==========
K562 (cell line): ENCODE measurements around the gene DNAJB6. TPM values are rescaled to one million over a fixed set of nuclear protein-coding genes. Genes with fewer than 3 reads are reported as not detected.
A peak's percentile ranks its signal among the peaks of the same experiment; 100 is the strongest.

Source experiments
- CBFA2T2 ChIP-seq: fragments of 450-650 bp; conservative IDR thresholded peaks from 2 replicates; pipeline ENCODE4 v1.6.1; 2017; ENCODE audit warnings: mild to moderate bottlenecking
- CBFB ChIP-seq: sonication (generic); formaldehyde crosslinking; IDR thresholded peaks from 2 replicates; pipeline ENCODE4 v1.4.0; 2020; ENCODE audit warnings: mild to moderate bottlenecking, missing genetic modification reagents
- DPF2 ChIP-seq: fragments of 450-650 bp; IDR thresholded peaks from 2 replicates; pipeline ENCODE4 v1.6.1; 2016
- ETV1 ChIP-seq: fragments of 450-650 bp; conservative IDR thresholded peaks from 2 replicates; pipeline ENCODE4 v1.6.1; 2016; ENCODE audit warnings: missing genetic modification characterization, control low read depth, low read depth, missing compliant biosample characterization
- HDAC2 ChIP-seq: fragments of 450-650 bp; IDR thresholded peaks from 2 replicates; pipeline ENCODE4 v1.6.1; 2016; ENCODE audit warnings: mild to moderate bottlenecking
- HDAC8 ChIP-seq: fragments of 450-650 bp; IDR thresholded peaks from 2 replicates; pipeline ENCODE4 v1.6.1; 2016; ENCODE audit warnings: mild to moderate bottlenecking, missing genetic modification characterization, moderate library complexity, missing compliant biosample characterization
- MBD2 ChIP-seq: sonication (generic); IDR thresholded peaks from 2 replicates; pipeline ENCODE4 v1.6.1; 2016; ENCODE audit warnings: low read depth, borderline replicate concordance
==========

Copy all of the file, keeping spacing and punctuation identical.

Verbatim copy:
K562 (cell line): ENCODE measurements around the gene DNAJB6. TPM values are rescaled to one million over a fixed set of nuclear protein-coding genes. Genes with fewer than 3 reads are reported as not detected.
A peak's percentile ranks its signal among the peaks of the same experiment; 100 is the strongest.

Source experiments
- CBFA2T2 ChIP-seq: fragments of 450-650 bp; conservative IDR thresholded peaks from 2 replicates; pipeline ENCODE4 v1.6.1; 2017; ENCODE audit warnings: mild to moderate bottlenecking
- CBFB ChIP-seq: sonication (generic); formaldehyde crosslinking; IDR thresholded peaks from 2 replicates; pipeline ENCODE4 v1.4.0; 2020; ENCODE audit warnings: mild to moderate bottlenecking, missing genetic modification reagents
- DPF2 ChIP-seq: fragments of 450-650 bp; IDR thresholded peaks from 2 replicates; pipeline ENCODE4 v1.6.1; 2016
- ETV1 ChIP-seq: fragments of 450-650 bp; conservative IDR thresholded peaks from 2 replicates; pipeline ENCODE4 v1.6.1; 2016; ENCODE audit warnings: missing genetic modification characterization, control low read depth, low read depth, missing compliant biosample characterization
- HDAC2 ChIP-seq: fragments of 450-650 bp; IDR thresholded peaks from 2 replicates; pipeline ENCODE4 v1.6.1; 2016; ENCODE audit warnings: mild to moderate bottlenecking
- HDAC8 ChIP-seq: fragments of 450-650 bp; IDR thresholded peaks from 2 replicates; pipeline ENCODE4 v1.6.1; 2016; ENCODE audit warnings: mild to moderate bottlenecking, missing genetic modification characterization, moderate library complexity, missing compliant biosample characterization
- MBD2 ChIP-seq: sonication (generic); IDR thresholded peaks from 2 replicates; pipeline ENCODE4 v1.6.1; 2016; ENCODE audit warnings: low read depth, borderline replicate concordance